WIKIMEDIA COMMONS, GHANSON
Human mesenchymal stem cells (hMSCs) have become a popular potential therapy for numerous autoimmune and neurological disorders. But while these bone marrow-derived stem cells have been studied in great detail in the dish, scientists know little about how they modulate the immune system and promote tissue repair in living organisms.
Now, one research team has uncovered a molecular mechanism by which hMSCs promote recovery in a mouse model of multiple sclerosis (MS).
According to research, published online Sunday (May 20) in Nature Neuroscience, a growth factor produced by hMSCs fights MS in two ways: blocking a destructive autoimmune response and repairing neuronal damage. The finding could help advance ongoing clinical trials testing hMSCs as a therapy for MS.
The researchers have identified “a unique factor that has surprisingly potent activity mediating neuron repair,” said Jacques Galipeau, a cell therapy researcher at Emory University in Atlanta, Georgia, who was not involved in the research. “The magnitude of the effect on a mouse model of MS is a big deal.”
MS is an autoimmune disease in which the immune system attacks myelin sheaths that surround and protect nerve cells. The attack leaves nerves exposed and unable to send signals to the brain and back, resulting in the loss of motor skills, coordination, vision, and cognitive abilities. There is no cure for MS, and most current therapies work to simply suppress the immune system, preventing further neuronal damage. None have demonstrated an ability to also repair damaged myelin and promote recovery.
In 2009, Robert Miller and colleagues at Case Western Reserve University in Cleveland, Ohio, demonstrated that hMSCs dramatically reversed the symptoms of multiple sclerosis in a mouse model of the disorder. “The animals got better,” recalled Miller. The team hypothesized that the stem cells suppress the immune response and promote remyelination.
But Miller wanted to know exactly what the cells were doing. To find out, his team isolated the medium on which the hMSCs were grown to determine if the cells or something they secreted was responsible for the observed recovery. The medium alone was enough to induce recovery in mice, pointing to the latter.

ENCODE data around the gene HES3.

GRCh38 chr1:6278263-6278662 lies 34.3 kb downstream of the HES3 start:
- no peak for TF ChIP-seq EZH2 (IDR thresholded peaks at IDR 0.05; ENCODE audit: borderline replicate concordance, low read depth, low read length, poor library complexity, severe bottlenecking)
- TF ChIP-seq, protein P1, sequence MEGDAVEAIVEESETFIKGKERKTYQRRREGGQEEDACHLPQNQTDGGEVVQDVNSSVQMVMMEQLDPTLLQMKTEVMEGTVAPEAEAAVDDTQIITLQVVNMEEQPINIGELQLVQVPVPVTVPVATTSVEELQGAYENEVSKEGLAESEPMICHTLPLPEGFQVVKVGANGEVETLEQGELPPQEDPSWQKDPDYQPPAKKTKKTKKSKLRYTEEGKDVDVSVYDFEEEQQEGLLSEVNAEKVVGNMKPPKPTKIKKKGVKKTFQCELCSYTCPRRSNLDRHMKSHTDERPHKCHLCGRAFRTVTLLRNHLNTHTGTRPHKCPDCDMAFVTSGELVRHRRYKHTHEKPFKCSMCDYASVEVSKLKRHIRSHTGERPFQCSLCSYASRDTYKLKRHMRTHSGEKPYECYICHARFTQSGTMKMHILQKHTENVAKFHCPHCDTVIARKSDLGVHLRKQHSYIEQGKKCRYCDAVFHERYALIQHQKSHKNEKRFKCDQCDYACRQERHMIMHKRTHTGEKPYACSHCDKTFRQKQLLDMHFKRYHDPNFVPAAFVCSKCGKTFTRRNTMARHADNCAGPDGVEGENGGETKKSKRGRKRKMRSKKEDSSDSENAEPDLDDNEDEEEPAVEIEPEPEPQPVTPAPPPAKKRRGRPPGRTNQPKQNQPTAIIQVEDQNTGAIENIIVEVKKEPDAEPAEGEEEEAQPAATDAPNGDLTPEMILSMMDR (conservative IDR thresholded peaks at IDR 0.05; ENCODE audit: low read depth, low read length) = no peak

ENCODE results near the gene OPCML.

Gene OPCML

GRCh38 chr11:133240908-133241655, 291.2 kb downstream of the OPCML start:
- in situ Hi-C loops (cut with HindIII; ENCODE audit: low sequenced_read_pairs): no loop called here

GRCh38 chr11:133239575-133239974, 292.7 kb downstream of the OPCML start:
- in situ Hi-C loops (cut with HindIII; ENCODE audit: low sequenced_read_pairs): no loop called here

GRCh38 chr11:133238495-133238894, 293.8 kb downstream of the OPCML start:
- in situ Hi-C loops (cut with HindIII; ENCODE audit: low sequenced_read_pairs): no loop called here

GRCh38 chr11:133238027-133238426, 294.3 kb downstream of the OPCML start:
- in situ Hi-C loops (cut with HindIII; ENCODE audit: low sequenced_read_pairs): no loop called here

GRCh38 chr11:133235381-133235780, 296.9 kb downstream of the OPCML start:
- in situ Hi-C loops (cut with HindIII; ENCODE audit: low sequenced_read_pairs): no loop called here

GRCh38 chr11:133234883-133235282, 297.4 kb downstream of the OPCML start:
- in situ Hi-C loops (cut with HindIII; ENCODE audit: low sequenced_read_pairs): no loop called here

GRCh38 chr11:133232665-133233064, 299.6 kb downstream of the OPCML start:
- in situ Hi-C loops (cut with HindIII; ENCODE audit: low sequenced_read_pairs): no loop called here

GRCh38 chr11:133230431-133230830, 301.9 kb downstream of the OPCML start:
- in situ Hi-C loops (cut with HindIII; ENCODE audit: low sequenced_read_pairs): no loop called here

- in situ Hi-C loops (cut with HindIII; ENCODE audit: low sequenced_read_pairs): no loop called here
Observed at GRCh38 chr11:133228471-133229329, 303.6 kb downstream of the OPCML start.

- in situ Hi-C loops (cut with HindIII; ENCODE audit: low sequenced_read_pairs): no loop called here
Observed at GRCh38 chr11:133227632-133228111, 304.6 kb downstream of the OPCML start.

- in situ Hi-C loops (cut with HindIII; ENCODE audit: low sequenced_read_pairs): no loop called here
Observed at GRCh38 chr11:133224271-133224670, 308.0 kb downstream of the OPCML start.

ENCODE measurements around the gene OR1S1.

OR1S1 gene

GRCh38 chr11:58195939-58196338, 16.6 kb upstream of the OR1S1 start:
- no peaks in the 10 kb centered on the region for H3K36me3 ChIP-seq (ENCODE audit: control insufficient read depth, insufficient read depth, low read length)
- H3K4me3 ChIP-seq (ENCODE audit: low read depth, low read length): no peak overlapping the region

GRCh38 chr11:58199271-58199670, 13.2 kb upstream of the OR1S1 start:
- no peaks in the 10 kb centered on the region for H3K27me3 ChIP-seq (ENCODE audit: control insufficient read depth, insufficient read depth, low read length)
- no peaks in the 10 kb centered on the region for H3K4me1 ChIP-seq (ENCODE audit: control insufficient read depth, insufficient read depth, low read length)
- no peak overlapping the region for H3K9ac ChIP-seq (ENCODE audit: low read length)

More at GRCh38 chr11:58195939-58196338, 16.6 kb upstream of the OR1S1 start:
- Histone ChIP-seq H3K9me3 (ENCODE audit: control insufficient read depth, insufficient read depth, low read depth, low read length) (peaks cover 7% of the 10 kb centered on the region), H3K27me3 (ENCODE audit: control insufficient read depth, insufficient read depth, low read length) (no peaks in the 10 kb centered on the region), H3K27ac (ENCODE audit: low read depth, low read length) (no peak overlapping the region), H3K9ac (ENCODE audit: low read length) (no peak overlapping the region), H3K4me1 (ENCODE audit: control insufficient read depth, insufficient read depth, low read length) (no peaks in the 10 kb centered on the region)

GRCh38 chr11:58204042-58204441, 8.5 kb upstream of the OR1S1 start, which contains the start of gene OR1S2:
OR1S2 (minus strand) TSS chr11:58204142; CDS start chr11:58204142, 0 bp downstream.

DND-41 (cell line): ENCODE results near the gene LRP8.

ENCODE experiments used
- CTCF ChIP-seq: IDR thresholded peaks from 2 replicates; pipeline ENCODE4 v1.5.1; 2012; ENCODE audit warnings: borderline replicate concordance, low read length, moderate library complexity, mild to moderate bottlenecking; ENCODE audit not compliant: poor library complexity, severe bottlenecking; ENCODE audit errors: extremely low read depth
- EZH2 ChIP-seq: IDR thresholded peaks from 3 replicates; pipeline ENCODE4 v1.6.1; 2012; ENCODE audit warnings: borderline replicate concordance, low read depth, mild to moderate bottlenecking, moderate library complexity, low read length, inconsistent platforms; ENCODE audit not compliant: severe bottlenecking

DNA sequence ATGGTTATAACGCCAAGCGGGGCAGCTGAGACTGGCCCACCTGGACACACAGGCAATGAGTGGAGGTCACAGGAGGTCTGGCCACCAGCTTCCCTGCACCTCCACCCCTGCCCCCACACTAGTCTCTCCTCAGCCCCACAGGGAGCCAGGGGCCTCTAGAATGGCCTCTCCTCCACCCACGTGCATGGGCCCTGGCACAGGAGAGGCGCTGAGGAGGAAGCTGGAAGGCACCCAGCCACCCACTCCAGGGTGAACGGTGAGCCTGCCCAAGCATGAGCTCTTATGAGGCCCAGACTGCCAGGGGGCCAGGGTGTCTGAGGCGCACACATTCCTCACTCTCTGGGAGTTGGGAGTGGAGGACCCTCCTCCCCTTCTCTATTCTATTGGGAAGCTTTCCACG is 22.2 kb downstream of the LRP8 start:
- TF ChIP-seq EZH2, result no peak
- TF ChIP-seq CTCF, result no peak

To find out exactly which molecule or molecules in the medium were responsible, the researchers separated the proteins in the fluid based on the molecular weight and injected each isolate into mice exhibiting symptoms of MS. The mid-weight solution, of proteins with masses between 50 and 100 kilodaltons (kDa), caused recovery. “That eliminated a huge number of potential candidates,” said Miller.
The researchers then narrowed the field again with a literature search for a molecule that fit their criteria: secreted by hMSCs, 50-100 kDa in size, and involved in tissue repair. They identified hepatocyte growth factor (HGF), a cytokine made by mesenchymal cells that has been shown to promote tissue regeneration and cell survival in numerous experiments. Sure enough, HGF alone was enough to promote recovery in the MS mouse models, and blocking the receptor for HGF in those mice blocked recovery. The team also demonstrated that HGF suppresses immune responses in vivo and accelerates remyelination of neurons in vitro. Finally, they saw that HGF causes remyelination in rats with a lesion on their spinal cord.
“I feel quite confident that HGF suppresses the immune response and also drives myelin repair,” said Miller. There are likely other hMSCs-produced factors that contribute to the cells’ beneficial effect, but HGF is certainly critical, he said. “The data are compelling,” added Galipeau.
There are currently several clinical trials testing hMSCs in MS patients around the world, including a phase I trial at the Cleveland Clinic in Ohio that emerged from the work in Miller’s lab. The new mechanistic information could help researchers designing those therapies to select cells that produce high levels of HGF, said Miller, which should promote remyelination and maximize symptom reversal.
But the research begs a question: why not simply forgo the cells altogether? That point is up for debate. Miller argues that stem cells act as vehicles to transport HGF, and other potential factors, directly to the central nervous system and maintain production there. But a single protein is a far more practical therapy—cheaper and easier to produce—than a cell therapy, countered Galipeau. “The best cell therapy is one done without a cell,” he said. “Identifying these factors and testing them as single agents is an important short-term deliverable of stem cell science.”
To find out more about which cell therapies are in clinical trials, stay tuned for the July issue of The Scientist, featuring an analysis of the growing cell therapy industry.
L. Bai et al., “Hepatocyte growth factor mediates mesenchymal stem cell–induced recovery in multiple sclerosis models,” Nat Neuro, doi:10.1038/nn.3109, 2012.